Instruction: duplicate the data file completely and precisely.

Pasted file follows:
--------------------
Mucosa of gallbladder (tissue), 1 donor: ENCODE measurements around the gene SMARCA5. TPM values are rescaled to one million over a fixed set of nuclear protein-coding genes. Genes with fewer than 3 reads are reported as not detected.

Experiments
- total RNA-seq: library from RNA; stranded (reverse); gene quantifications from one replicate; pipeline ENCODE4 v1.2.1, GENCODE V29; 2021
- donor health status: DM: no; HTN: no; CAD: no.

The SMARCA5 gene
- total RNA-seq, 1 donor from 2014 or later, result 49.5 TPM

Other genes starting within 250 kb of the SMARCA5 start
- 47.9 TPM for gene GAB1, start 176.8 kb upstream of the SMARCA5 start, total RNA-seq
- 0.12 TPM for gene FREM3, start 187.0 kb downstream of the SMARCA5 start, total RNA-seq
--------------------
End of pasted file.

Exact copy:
Mucosa of gallbladder (tissue), 1 donor: ENCODE measurements around the gene SMARCA5. TPM values are rescaled to one million over a fixed set of nuclear protein-coding genes. Genes with fewer than 3 reads are reported as not detected.

Experiments
- total RNA-seq: library from RNA; stranded (reverse); gene quantifications from one replicate; pipeline ENCODE4 v1.2.1, GENCODE V29; 2021
- donor health status: DM: no; HTN: no; CAD: no.

The SMARCA5 gene
- total RNA-seq, 1 donor from 2014 or later, result 49.5 TPM

Other genes starting within 250 kb of the SMARCA5 start
- 47.9 TPM for gene GAB1, start 176.8 kb upstream of the SMARCA5 start, total RNA-seq
- 0.12 TPM for gene FREM3, start 187.0 kb downstream of the SMARCA5 start, total RNA-seq